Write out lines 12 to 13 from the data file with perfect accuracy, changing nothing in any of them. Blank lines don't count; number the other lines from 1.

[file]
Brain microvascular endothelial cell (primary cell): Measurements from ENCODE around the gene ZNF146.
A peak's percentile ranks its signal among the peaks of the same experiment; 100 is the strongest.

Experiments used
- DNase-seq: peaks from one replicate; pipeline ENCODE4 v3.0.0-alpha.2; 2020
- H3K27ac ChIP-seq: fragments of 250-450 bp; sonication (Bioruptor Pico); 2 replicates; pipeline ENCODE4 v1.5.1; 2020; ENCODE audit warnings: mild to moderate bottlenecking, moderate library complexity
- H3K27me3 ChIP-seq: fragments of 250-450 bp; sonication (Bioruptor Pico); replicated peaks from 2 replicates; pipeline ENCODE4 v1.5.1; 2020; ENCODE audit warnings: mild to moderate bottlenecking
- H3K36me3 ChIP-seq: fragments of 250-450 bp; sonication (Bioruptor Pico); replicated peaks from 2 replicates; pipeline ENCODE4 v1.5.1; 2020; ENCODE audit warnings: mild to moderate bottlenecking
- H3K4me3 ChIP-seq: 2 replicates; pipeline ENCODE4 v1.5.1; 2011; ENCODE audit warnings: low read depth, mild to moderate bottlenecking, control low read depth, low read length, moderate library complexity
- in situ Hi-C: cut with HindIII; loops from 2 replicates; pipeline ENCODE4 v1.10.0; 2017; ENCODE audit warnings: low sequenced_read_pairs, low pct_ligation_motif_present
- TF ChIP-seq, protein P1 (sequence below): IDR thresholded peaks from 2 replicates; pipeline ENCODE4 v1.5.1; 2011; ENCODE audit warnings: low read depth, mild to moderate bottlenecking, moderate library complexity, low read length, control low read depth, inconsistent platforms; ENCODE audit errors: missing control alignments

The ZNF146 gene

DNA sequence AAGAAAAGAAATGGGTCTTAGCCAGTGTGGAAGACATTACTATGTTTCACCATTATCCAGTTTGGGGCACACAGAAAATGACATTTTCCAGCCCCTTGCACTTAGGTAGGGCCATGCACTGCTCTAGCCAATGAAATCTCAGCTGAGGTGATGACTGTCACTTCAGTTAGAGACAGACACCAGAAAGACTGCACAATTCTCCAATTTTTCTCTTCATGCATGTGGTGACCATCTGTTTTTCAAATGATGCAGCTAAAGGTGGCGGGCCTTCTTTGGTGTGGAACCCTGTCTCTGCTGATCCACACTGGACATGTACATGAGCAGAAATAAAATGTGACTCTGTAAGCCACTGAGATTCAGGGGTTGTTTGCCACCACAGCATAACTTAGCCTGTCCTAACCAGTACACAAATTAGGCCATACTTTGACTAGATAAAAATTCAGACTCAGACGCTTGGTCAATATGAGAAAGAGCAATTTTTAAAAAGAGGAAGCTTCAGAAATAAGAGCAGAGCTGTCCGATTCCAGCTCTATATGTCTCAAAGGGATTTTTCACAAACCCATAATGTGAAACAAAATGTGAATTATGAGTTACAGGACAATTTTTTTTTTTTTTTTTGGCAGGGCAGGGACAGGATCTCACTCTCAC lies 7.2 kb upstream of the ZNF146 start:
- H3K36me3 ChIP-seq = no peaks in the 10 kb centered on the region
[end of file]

DNA sequence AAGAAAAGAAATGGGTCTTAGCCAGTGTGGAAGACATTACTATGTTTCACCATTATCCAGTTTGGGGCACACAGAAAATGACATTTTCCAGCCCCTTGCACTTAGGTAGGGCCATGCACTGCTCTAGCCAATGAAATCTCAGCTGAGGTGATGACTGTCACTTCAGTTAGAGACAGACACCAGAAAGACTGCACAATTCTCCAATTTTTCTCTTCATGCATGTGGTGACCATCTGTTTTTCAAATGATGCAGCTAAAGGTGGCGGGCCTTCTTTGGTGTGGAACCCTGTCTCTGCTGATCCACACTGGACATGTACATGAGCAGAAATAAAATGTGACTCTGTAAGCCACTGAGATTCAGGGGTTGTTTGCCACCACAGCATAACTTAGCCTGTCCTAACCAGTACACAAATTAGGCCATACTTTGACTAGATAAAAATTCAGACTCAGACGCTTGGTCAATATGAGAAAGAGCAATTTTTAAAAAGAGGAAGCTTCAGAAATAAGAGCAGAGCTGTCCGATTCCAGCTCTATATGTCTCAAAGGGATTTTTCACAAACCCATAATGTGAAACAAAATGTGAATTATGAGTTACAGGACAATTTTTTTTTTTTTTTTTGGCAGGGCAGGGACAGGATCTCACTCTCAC lies 7.2 kb upstream of the ZNF146 start:
- H3K36me3 ChIP-seq = no peaks in the 10 kb centered on the region